Evidence of meeting #40 for Public Safety and National Security in the 41st Parliament, 1st Session. (The original version is on Parliament’s site, as are the minutes.) The winning word was device.

A recording is available from Parliament.

On the agenda

MPs speaking

Also speaking

3:55 p.m.

Conservative

Brent Rathgeber Edmonton—St. Albert, AB

Is there a way to monitor a jamming device?

3:55 p.m.

Vice-President, Track and Trace Solutions, 3M Company

Steve Chapin

Yes. The jamming device is only a transmitter and one could monitor that. What we do is monitor the presence of jamming and we report that.

3:55 p.m.

Conservative

Brent Rathgeber Edmonton—St. Albert, AB

So if law enforcement were so inclined, the technology exists for them to pinpoint the location of a jamming device.

3:55 p.m.

Vice-President, Track and Trace Solutions, 3M Company

3:55 p.m.

Conservative

Brent Rathgeber Edmonton—St. Albert, AB

Thank you. That was very helpful.

3:55 p.m.

Vice-President, Track and Trace Solutions, 3M Company

Steve Chapin

Thank you.

3:55 p.m.

Conservative

Brent Rathgeber Edmonton—St. Albert, AB

Thank you, Mr. Chair.

3:55 p.m.

Conservative

The Chair Kevin Sorenson

You have minutes left, if there's anyone else who would want to use your time.

Mr. Leef, I see your light is on.

3:55 p.m.

Conservative

Ryan Leef Yukon, YT

I was only going to ask quickly if there was any other.... The device has communication by text and voice communication. That's solely between the wearer of the monitoring device and the person. There is no other communication that the person can access, texting, email....

3:55 p.m.

Vice-President, Track and Trace Solutions, 3M Company

Steve Chapin

No. The device has automated communication in the event that the offender violates one of the conditions of his monitoring, so there's no intervention required. The device automatically calculates that and displays the message.

We can send automated messages to the device from the data centre, which can be requested by the officer simply logging onto the system.

When the officer receives a text message on his cellphone that says offender ABC has violated this rule, he can hit reply on his cellphone, which routes a message back through our data centre and sends the message to the offender. So with very little effort or time consumed, he can respond to that offender.

Then the device is capable of receiving phone calls from up to five different numbers, because we don't want an offender's girlfriend, for example, to get hold of the number on the phone. Then, by law, he has to be allowed to make a 911 call because it's a cellular device, but other than that there's no means of communication.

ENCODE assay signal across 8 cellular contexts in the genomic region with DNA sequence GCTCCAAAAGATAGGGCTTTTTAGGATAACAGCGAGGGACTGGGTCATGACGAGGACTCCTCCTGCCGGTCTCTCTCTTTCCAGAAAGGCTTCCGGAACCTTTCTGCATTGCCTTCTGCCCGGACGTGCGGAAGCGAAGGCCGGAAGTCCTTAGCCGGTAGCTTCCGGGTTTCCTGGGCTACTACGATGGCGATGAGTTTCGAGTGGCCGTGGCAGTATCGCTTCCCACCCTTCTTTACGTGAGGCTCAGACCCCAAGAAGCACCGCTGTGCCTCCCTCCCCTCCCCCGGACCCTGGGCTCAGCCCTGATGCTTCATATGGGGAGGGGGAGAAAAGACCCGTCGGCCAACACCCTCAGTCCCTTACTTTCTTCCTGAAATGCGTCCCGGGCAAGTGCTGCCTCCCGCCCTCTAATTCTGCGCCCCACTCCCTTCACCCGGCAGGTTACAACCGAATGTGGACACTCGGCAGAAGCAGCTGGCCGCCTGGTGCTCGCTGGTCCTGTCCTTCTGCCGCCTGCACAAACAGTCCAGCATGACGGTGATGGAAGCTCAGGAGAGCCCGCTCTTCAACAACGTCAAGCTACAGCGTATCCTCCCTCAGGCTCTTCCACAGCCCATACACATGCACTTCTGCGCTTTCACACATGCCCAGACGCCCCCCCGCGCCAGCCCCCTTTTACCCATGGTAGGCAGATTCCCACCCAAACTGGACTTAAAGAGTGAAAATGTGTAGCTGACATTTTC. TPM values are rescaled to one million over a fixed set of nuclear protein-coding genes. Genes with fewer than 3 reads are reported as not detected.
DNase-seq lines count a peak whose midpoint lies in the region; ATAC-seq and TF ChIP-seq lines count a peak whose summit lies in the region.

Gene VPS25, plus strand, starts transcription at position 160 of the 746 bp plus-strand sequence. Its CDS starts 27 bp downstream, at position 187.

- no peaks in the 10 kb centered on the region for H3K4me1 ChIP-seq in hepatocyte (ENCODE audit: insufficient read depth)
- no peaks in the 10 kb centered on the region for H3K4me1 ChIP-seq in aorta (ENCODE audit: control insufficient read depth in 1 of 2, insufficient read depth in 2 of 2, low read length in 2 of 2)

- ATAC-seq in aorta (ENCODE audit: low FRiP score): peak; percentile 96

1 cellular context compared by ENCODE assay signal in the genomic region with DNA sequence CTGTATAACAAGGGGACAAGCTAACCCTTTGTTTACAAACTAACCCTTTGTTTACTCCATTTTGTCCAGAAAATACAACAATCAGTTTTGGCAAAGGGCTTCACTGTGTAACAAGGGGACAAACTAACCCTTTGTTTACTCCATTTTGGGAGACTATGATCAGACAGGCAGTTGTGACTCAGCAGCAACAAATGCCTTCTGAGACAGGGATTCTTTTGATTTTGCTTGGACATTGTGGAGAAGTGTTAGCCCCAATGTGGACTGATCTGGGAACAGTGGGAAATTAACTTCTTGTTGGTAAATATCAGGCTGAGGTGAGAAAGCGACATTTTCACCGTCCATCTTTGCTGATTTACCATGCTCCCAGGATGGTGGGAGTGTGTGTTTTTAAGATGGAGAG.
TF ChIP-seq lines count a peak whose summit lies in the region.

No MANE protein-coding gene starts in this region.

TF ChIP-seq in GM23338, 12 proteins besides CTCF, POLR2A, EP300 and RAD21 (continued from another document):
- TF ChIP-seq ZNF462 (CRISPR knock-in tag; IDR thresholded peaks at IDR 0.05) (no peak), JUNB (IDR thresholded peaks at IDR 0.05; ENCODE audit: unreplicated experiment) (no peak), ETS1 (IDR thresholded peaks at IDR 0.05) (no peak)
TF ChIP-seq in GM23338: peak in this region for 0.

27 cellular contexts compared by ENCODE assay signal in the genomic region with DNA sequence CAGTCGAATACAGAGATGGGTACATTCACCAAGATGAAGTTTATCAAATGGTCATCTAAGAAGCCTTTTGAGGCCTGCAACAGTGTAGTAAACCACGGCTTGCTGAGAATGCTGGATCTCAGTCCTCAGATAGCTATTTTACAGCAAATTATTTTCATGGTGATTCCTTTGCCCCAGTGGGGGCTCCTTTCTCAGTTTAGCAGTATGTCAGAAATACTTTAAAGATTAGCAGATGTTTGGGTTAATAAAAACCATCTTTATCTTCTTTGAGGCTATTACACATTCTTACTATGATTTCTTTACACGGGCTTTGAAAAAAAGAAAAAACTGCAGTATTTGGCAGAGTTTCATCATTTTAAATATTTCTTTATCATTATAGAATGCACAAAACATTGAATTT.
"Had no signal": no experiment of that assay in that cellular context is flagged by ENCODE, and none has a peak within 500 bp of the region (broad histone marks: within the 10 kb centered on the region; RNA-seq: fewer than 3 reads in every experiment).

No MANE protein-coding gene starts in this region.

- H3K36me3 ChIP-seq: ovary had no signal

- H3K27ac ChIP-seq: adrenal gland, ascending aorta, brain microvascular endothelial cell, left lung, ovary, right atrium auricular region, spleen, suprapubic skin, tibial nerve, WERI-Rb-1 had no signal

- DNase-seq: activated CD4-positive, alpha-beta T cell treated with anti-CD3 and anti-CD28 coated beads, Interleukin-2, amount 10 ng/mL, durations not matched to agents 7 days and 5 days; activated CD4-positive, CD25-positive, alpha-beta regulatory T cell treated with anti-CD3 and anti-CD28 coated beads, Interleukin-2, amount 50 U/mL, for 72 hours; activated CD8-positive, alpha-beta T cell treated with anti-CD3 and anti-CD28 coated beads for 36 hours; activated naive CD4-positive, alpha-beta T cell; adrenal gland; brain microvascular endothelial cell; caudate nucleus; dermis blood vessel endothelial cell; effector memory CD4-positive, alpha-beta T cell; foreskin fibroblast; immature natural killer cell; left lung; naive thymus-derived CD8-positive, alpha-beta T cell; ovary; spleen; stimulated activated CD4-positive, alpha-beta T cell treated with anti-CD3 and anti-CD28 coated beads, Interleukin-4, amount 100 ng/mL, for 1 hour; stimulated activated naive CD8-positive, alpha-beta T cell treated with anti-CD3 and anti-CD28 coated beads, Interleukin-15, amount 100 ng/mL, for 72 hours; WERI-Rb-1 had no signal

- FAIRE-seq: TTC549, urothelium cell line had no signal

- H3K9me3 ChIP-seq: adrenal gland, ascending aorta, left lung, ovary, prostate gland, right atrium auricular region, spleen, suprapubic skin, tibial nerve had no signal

4 p.m.

Conservative

The Chair Kevin Sorenson

Thank you very much.

We'll now move to Mr. Scarpaleggia, please, for seven minutes.

May 15th, 2012 / 4 p.m.

Liberal

Francis Scarpaleggia Lac-Saint-Louis, QC

Thank you, Chair.

You mentioned something about alcohol detectors. I missed that. Could you go over that again?

4 p.m.

Vice-President, Track and Trace Solutions, 3M Company

Steve Chapin

Yes, 3M manufactures a product called MEMS, which is a breath alcohol device that's located in the home. It's hooked up to external power and a phone line. If there's no phone line available it uses wireless communication.

When the offender is at home he will be randomly required to blow into the device. Most of the offenders are on house arrest, so they're scheduled to be home at certain periods of time anyway. The offender blows into the device, and while he is blowing into the device a picture is taken and the results, along with that picture, are sent to the monitoring centre where the results can be reviewed.

It's a breathalyzer. The results hold up in court, at least in U.S. courts.

4 p.m.

Liberal

Francis Scarpaleggia Lac-Saint-Louis, QC

You mentioned something about the predictive power of your technology. Again I missed part of that. Do you mean the power to predict where the offender will go next? Could you explain what that means?

4 p.m.

Vice-President, Track and Trace Solutions, 3M Company

Steve Chapin

We do what's called point pattern analysis and we're looking for commonality between points at given times during the day. When offenders start to deviate from these points, we can look at the deviation and sometimes we can predict when an offender is doing abnormal things that are outside the bounds of his program.